I want to say it again. I do not pretend to know what God is doing in your life. He is the one who is “large and in charge.” He is the one who has a plan and purpose in what He does. But I do also want to say this: when we talk about some of these reasons we’ve been looking at, it is very important to remember that when the tough time actually hits you with fury, when you are in the midst of the process, it is difficult to process the whys, because we are in shock, right? For example, a loved one dies and we didn’t know it was coming. We are just numb, we are disoriented. The pain is too great.
Many of you know that after one of my surgeries, I had what is called an ileus. That means that my system wasn’t functioning, so my stomach became totally bloated up with gas. I was nauseous. I couldn’t even move. I thought I was going to explode. You think I was processing the whys? right then? No, the best I could do was put my head against the wall and just say, Lord, help me, help me.
Some of you know that my son, Kyle, his first child—which they had already named Hannah—was carried to full term. Just before they were anticipating her birth, I got a call late one night from my son and he said, Dad, we can’t find her heartbeat! What do you think I did? Did I say, Hey, wait now, let’s review the whys? of why God brings tough times in our life? No, I mean, I’m praying for them, I’m being there for them, I’m comforting him. The truth is tough times sometimes don’t have a happy ending. They lost their daughter. God, in His grace, has given them four sons since then.
But here is the thing: when we know Jesus and those tough times come, we have a living God who understands what we are going through. He has a plan and a purpose. He is there for us with comfort and hope> He will walk with us and He will resource us in the midst of that tough time, which is part of what we are going to talk about next time.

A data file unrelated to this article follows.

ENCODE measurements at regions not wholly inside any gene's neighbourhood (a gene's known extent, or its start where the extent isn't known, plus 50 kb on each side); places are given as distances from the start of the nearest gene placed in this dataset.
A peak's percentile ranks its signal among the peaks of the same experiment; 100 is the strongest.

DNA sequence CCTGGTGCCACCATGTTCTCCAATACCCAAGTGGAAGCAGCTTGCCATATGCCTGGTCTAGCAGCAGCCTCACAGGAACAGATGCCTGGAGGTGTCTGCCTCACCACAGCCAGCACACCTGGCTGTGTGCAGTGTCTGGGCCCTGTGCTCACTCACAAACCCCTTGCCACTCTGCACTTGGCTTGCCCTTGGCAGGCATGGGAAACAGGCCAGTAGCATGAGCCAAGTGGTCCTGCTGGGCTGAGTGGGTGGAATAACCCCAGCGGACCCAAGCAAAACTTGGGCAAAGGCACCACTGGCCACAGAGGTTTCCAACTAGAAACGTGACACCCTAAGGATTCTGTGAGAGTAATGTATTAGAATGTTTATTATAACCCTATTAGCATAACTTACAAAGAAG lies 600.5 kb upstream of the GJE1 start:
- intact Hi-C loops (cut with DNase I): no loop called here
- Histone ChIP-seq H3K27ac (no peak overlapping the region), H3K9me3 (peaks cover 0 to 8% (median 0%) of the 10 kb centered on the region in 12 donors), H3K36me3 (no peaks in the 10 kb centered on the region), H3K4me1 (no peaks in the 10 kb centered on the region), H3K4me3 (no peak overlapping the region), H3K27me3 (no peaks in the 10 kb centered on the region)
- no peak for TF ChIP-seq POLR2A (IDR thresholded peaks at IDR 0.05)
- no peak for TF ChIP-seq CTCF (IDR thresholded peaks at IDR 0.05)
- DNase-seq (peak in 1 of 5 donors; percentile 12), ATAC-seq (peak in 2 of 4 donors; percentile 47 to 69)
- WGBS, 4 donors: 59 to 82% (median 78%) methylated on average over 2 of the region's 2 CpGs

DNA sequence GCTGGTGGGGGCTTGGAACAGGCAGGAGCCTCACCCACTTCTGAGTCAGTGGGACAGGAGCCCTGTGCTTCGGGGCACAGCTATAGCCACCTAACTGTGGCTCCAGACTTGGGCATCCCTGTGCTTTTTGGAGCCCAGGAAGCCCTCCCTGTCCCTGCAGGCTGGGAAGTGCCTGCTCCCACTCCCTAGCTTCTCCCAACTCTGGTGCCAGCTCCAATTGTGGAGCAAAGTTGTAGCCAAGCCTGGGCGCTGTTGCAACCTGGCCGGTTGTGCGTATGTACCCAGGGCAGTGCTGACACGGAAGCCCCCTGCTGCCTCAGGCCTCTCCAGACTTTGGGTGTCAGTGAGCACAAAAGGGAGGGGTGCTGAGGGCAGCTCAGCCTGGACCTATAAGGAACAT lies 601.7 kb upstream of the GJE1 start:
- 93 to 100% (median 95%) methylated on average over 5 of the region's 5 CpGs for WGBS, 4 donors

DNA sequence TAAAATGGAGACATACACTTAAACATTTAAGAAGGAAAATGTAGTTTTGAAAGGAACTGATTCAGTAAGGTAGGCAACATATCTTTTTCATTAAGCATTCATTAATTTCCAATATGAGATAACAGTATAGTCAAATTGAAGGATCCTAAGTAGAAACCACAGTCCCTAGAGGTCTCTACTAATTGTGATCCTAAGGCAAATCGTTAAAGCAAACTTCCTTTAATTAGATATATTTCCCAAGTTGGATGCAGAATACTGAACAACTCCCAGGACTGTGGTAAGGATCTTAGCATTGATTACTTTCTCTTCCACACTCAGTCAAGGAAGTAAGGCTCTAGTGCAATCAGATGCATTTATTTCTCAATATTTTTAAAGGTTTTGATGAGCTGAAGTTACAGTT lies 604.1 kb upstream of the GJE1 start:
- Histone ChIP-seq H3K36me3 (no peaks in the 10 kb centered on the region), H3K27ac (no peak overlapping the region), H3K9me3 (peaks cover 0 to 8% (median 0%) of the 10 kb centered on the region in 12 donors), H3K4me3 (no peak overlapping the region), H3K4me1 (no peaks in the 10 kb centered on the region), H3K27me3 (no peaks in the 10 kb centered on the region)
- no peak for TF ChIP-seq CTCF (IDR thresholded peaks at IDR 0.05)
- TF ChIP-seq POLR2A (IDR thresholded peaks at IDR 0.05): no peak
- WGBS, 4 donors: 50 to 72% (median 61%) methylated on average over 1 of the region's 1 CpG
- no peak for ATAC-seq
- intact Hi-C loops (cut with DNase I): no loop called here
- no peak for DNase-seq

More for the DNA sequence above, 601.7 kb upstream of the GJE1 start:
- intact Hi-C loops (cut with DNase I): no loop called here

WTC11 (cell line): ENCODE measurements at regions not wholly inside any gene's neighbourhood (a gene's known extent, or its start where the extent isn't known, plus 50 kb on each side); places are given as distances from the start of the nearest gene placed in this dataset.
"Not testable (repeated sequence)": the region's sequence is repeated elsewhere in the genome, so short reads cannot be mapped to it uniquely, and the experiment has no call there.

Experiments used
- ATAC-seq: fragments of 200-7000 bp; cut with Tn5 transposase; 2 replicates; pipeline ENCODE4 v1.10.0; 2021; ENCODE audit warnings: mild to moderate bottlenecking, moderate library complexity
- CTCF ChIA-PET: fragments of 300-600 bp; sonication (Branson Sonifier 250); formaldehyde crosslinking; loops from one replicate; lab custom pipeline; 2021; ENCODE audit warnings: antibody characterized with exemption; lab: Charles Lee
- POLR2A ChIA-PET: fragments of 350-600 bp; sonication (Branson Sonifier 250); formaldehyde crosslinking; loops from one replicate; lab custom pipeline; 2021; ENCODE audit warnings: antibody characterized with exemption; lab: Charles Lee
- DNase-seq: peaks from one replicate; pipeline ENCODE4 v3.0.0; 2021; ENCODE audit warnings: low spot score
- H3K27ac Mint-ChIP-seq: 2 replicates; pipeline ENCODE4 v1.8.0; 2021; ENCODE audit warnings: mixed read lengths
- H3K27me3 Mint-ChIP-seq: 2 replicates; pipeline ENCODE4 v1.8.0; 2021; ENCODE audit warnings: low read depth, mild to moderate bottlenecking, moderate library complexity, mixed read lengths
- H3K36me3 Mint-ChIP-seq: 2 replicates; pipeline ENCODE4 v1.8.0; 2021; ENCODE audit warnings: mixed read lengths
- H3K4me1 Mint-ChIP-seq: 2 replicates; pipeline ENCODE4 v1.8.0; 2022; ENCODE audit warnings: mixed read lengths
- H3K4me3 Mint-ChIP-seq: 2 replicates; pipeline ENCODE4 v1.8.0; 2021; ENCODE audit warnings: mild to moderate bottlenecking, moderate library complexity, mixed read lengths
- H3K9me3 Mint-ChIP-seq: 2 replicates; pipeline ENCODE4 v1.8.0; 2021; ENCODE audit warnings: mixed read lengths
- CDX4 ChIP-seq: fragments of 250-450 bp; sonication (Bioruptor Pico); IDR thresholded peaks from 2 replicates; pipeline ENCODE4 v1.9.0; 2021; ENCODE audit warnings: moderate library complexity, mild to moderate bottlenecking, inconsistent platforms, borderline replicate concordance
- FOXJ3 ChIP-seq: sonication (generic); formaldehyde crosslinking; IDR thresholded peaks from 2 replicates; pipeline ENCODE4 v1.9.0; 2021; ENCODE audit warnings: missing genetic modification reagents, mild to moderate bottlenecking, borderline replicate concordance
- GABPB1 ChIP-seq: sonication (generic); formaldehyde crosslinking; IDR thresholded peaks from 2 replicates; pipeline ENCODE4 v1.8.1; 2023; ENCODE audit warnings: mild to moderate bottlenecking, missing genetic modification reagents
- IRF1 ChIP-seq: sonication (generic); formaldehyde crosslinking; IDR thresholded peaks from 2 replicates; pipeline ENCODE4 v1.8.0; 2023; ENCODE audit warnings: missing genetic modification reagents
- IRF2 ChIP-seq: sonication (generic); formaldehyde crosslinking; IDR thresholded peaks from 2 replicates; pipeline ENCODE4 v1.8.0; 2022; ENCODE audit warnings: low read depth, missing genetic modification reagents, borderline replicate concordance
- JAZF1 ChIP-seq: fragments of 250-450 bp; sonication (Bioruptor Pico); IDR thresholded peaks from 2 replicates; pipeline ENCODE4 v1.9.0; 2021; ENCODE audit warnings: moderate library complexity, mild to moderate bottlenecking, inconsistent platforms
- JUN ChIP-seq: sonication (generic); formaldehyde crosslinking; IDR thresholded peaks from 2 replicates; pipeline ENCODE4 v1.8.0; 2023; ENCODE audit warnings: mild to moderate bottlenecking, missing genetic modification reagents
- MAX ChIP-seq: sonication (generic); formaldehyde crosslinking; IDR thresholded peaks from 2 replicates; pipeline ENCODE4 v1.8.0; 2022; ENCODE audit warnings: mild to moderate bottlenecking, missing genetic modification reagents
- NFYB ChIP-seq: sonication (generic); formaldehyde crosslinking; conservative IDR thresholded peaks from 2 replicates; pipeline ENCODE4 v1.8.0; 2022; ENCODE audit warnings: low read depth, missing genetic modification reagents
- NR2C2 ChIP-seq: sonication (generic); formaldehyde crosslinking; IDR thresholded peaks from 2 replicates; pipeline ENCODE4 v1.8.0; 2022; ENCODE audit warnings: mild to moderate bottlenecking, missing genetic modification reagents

I just want to draw to a close with a benediction that is found in 2 Thessalonians, chapter 2, verses 16 and 17. It says, “Now may our Lord Jesus Christ Himself and God our Father, who has loved us and given us eternal comfort and good hope by grace. May He comfort and strengthen your hearts in every good work and word.”
Let’s pray together. Father, we just thank You again for Scripture. We need it desperately. We thank You that You’ve given us these revealed reasons to why You allow tough times in our life. May You encourage us, Father, that You are a God who gives comfort and good hope by grace. And for any of us who are right in the midst of a tough time right now—may You comfort and strengthen their hearts for Your honor, for Your glory, and we pray these things in Jesus’ name. Amen.
Questions for Reflection
Tough Times – Week three
1. Bruce mentioned four common reactions to Tough Times (all of which are spiritually
– Grin and bear it (grunt and plod through it)
– Get mad (at God and others)
– Withdraw (from God and others and start the pity party)
– Spend the rest of your life in the WHY? zone (demanding explanations)
When you find yourself facing a Tough Time, what has been your most
common response? Elaborate.
2. One reason why God allows Tough Times in the life of a believer is to deepen our spiritual
character. Name some passages in the New Testament that reveal that information. In His
spiritual development plan for every follower of Jesus, what is the primary work God is
seeking to accomplish? [hint is found in Romans 8:29 and 2 Corinthians 4:10b]
How have you experienced spiritual development in your life by walking through a Tough Time?
3. Another reason why Tough Times come in our lives is to expand our ministry in serving and
encouraging others. Re-read out loud 2 Corinthians 1:3-4. Think about some of your Tough
Times. Can you name an instance where what you went through enabled and equipped
you to more effectively comfort and encourage someone else?
Ponder this: Ask God how he might turn your mess into ministry or turn your Tough
Time into a testimony. Look around you for those who might need comfort and encouragement.
4. Two more reasons for Tough Times in our life may be 1) to discipline us when we drift
significantly, or 2) to point us to His sufficiency. Can you identify any Tough Times where God
has worked in that way in your life? Explain.
5. Finally, Bruce said some reasons for Tough Times are part of the mystery of His will. We may
never know the “why” this side of heaven. What Tough Time in your present, or past, would you
most like to have “why?” answered? Explain some.
6. Turn off your phone and the TV. Real aloud Proverbs 28:13 and Psalm 139:23-24.
Prayerfully reflect on how God may be speaking to you.
7. Close by reading aloud 2 Thessalonians 2:16-17.